During the height of the COVID-19 pandemic, graphs of hospitalization and infection rates dominated the news, catching the eye of June Minju Kim, then a producer for a South Korean broadcast news network. Now a recent graduate of Columbia University’s master’s program in data journalism, Kim spent the summer as an intern with Scientific American’s graphics team and designed this issue’s spread on the 50-year history of the Endangered Species Act. She wanted to avoid collapsing the individuality of the species—from flowers to birds to lichen—while capturing the immense scope of the policy. “These are living things, and every species really deserves your attention,” she says. Kim’s work often focuses on the technology being used to quell climate change. She has reported on the tension between lithium mining in Nevada (which proponents say will power electric vehicles) and the preservation of an endangered flower. These complex stories “encourage more thinking,” she says. “There’s so much room for exploration.”
David Maurice Smith
How Grammar Changes Perception
Photojournalist David Maurice Smith (above), who is based in Australia’s Gold Coast, traveled to the other end of that continent this past July to photograph speakers of an Aboriginal language called Murrinhpatha. He describes it as “incredibly sophisticated—really, really next level.” Smith, originally from Vancouver, Canada, says he doesn’t have an ear for learning languages but has always been drawn to learning from people from different cultural backgrounds. He previously worked in social services, often with First Nations communities, and pursued photography as a more creative outlet with a similar purpose. At 6′7″ tall, Smith knows he’s rarely a fly on the wall when he arrives in a community with a camera. Instead, he says, the most genuine photos come from listening to and engaging with the folks he’s there to photograph. “You’re always going to influence what’s happening around you,” he says, “but you can minimize that by just taking the time to connect with people.”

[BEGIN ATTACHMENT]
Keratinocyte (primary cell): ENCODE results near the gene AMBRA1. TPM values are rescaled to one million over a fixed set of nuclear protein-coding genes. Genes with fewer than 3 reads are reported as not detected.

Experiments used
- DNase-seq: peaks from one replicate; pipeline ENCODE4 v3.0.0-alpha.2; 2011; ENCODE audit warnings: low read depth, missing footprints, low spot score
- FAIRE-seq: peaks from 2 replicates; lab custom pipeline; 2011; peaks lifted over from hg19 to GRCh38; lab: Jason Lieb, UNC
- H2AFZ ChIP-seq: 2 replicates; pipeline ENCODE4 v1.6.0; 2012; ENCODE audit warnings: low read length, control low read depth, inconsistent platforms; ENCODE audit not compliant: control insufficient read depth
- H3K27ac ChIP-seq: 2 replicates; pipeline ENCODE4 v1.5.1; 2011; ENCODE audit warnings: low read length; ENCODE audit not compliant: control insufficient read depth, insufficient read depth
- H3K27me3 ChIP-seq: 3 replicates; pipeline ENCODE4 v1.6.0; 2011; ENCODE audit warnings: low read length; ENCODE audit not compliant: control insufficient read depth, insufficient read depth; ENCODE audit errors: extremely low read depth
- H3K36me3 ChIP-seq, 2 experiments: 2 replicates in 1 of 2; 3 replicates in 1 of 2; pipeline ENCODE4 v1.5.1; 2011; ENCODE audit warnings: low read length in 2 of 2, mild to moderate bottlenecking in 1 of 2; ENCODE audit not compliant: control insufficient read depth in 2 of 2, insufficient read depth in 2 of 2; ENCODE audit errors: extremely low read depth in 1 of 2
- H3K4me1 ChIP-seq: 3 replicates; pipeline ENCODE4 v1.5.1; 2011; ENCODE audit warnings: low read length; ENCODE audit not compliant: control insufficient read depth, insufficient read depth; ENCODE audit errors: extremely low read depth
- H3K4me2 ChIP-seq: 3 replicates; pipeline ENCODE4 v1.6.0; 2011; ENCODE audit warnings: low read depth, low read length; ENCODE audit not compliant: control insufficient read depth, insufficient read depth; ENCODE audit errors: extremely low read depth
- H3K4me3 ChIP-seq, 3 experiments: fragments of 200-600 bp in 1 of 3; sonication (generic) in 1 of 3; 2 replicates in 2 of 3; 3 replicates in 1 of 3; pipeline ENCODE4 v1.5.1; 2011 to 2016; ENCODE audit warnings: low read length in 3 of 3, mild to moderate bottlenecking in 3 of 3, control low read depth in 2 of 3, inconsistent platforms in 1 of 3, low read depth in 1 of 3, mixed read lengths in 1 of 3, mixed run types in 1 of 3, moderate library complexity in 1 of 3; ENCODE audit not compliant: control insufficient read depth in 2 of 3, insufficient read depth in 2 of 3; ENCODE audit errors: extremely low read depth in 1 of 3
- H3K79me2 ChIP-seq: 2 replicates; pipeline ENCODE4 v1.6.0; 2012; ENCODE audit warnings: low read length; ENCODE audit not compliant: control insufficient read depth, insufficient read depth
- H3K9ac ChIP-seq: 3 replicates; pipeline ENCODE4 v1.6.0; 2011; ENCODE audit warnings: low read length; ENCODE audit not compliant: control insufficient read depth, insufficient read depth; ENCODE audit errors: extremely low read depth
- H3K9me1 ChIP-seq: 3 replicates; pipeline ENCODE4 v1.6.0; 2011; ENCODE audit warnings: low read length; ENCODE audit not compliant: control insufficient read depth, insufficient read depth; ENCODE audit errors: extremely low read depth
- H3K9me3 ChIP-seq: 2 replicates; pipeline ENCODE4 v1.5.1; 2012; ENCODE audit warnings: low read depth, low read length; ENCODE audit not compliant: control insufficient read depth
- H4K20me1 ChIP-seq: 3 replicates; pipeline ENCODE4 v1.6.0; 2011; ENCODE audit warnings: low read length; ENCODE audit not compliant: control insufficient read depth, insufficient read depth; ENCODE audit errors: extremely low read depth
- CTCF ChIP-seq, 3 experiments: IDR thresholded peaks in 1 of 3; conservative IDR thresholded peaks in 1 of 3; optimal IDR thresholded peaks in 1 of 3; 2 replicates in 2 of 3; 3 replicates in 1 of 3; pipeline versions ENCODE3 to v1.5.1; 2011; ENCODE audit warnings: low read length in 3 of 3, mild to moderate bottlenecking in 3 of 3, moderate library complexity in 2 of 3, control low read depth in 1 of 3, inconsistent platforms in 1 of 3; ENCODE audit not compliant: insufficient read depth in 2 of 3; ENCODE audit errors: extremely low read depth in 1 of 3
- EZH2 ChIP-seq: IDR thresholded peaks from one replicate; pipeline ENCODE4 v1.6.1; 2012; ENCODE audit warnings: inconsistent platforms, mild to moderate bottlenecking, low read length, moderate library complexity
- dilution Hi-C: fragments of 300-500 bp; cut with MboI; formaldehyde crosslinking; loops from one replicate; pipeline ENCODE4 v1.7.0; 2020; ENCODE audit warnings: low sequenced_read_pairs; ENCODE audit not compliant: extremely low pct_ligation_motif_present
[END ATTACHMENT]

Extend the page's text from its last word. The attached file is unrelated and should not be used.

Gift of Life
In 2021 Tanya Lewis’s mother, Gail (above left), moved from Hawaii to California in the hopes of receiving a lung transplant. Her condition worsened as nearly four months on the waiting list passed. Then she got the call. Lewis, Scientific American’s senior health and medicine news editor, moved from her home in Brooklyn to care for her mother as she recovered. The surgery was successful, and the recovery was grueling. For months afterward, Lewis didn’t want to even think about transplants. “I’ve just lived this whole experience,” she recalls. But suddenly, transplant medicine was in the news. Doctors had performed the first pig heart and pig kidney transplants into humans, or “xenotransplants,” and Lewis felt compelled to understand how we got to this point. These pioneering techniques might change the grim calculus of organ transplants in a way that no previous advances could, she writes in her feature story this month. “The fact that we have the technology and the know-how to do this is what’s so compelling about it to me.”
Debbie G. Senesky
The Right Stuff
Venus is one of our closest planetary neighbors, but probes visited its surface only briefly in the 1970s and 1980s and haven’t gone back since. “It’s hard! It’s too hard,” says Debbie G. Senesky, an aerospace engineer at Stanford University, who is developing technology for a return trip to the inhospitable planet. “Think of your cell phone working at 600 degrees Celsius. That’s a challenge.” In this issue, Senesky shares an unconventional approach she’s exploring: creating materials with unique properties that can be manufactured in space. Making things that work in impossible conditions is her favorite kind of puzzle. She traces this passion to a formative moment in her childhood when she fixed her broken cassette player by fiddling with the gear train. Some of Senesky’s latest materials—so light they can sit on a flower petal without bending it—recently returned from the International Space Station.